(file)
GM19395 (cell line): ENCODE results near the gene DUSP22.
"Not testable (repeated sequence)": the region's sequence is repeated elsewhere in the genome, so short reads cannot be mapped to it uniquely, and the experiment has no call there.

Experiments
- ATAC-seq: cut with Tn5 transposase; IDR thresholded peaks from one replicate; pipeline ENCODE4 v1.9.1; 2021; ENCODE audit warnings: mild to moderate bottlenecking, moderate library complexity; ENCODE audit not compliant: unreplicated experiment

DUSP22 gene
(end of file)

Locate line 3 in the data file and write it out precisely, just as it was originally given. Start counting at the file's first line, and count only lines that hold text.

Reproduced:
Experiments